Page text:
In a like manner of solidarity, Angela Merkel’s Government opted to keep borders open during the European migrant crisis despite instantaneous dissatisfaction within CDU/CSU and the German public. She refused to put an upper limit on asylum applications and called for redistribution of refugees across the EU, arguing that people “come to us from the hell of a civil war.”
As a consequence of the vast influx, Alternative for Germany (AfD) – a nationalist, anti-immigration, and anti-Islam party – grew into the most prominent opposition force to the grand coalition in 2017. Shortly before she supported the policy, the nationalists had performed underwhelmingly, galvanising about 3% in opinion polls. Nevertheless, AfD capitalised on the Government’s inadequate response to the widespread notion that the crisis had gotten out of hand to enter parliament for the first time.
Elsewhere in Europe, the “Visegrád group” – an alliance between the Czech Republic, Hungary, Poland, and Slovakia – further fractured Europe’s political landscape by opposing the Commission’s plan, initially proposed by Frau Merkel, to relocate refugees in the EU. Hungarian Prime Minister Viktor Orbán, echoing the concerns of many Eastern European nations, blamed Germany’s open border policy for the crisis. In a similar vein to AfD, high-ranking Visegrád Four political figures used and enforced fear towards foreigners, Islam, and terrorism to manipulate public opinion and gather support for populist, right-wing movements.
On the other side of the spectrum, the Chancellor was lauded by the press, human rights activists, and then US president Barack Obama. Merkel’s refugee policy even earned her the nickname “Mutti” (mother), representing her empathy and care to the less fortunate. However, the initial motives of Merkel to open the borders were not solely driven by solidarity:
“It was an extraordinary situation, and I made my decision based on what I thought was right from a political and humanitarian standpoint,” she clarified in 2017.
At the height of the refugee crisis, Germany found itself with an ageing population and in urgent need of specialised workers. According to a survey of over 23,000 German companies, businesses faced difficulties in filling long-term vacancies. The condition of the labour market signalled a colossal threat to economic growth. Angela Merkel recognised and addressed the looming peril. The state’s comprehensive integration programme swiftly integrated newcomers by enabling them to receive language and vocational training.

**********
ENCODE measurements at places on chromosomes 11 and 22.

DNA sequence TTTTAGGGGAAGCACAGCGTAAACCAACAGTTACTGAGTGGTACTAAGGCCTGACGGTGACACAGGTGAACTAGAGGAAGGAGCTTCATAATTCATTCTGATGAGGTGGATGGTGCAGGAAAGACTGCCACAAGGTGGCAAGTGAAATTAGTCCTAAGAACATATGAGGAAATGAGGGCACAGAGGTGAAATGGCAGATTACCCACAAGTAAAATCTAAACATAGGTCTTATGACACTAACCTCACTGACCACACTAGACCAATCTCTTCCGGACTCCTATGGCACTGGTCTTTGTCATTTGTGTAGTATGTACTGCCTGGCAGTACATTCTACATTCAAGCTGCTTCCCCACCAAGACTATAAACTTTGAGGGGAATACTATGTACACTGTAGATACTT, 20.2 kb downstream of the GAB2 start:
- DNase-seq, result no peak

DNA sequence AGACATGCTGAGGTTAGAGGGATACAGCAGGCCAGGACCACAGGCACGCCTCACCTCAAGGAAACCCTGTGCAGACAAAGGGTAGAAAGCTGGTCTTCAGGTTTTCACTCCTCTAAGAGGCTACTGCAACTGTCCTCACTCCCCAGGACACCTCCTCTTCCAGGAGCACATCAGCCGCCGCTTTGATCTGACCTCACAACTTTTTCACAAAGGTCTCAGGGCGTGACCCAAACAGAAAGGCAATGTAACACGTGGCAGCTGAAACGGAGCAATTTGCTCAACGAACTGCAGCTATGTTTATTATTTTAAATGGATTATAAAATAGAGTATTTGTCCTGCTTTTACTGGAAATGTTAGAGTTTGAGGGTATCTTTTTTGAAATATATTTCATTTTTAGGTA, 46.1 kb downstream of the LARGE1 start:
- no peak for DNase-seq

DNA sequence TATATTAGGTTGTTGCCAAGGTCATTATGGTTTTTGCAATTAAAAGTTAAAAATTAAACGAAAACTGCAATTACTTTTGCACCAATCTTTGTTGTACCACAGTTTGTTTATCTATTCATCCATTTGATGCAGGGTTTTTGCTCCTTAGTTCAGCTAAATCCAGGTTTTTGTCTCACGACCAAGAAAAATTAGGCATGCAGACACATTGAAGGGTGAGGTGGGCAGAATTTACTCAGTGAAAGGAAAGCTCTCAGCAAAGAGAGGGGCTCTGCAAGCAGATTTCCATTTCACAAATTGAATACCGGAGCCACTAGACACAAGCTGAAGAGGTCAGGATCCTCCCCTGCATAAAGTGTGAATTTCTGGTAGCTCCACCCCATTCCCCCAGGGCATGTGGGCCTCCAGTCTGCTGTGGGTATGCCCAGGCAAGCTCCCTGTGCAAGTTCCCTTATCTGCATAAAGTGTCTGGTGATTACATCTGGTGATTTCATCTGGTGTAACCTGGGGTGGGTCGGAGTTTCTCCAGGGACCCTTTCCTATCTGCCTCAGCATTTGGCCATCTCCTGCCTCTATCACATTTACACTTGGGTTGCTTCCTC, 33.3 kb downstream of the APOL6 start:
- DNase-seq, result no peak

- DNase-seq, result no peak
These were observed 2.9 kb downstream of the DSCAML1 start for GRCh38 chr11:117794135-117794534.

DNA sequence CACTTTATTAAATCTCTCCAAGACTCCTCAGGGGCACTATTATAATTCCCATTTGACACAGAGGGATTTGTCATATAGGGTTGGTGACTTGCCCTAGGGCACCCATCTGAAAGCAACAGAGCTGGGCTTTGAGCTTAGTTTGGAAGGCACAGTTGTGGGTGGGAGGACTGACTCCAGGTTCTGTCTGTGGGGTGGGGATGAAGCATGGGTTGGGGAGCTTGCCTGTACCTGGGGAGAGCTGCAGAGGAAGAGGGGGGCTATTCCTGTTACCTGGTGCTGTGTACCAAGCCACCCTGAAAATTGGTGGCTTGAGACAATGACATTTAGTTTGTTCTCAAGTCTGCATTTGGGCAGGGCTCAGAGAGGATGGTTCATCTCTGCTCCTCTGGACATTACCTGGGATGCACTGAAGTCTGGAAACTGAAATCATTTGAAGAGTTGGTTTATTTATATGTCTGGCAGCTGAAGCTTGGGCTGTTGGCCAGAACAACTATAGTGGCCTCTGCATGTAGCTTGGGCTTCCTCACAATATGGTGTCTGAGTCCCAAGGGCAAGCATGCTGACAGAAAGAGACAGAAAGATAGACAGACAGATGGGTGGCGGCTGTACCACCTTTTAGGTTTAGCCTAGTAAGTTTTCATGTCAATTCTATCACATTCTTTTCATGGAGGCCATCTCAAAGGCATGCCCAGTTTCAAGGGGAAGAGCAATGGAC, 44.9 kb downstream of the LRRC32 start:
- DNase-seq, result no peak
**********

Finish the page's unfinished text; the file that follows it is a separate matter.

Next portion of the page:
“More than 10,000 people who arrived in Germany as refugees since 2015 have mastered the language sufficiently to enrol at a German university,” the Guardian noted in 2020. “More than half of those who came are in work and pay taxes. Among refugee children and teenagers, more than 80% say they have a strong sense of belonging to their German schools and feel liked by their peers.”
After spending billions on the programme, Germany has reaped the benefits. Estimates indicate that almost half a million refugees participated in job training or worked at the end of 2018 – merely three years after the crisis began. Not to mention that integration has also mobilised civil society. Over 50% of Germans have supported – either financially or through their own involvement – the accommodation of refugees. The personal engagement has boosted backing for migrants and proved the open border policy successful. Capital inflow happened at a critical time and resulted in economic prosperity that, in hindsight, justified the Chancellor’s gamble. As the situation in Germany stabilised, AfD experienced a downturn, culminating in a poor showing in the 2021 German elections.
Angela Merkel has a long history of prioritising economic interests. External criticism has been primarily directed towards such policies; however, she has endeavoured to cushion the consequences of political decisions. The German leader fully understood that Germany was responsible for setting an example and aiding societies of less advantageous contexts. Hence, the Chancellor’s approach to the refugee crisis incorporated both her pragmatic style and adherence to European and humanitarian values. Merkel’s U-turn on nuclear power further demonstrates her adaptability – an ability to compromise and adjust agenda to society’s shifting circumstances, needs, and priorities. The renewable transition and migration have shaped public perception of Merkel’s capacity as the most influential decision-maker in Europe. Now, Germany’s next head of Government must build upon her legacy and retain the German position at the centre of EU policy-shaping.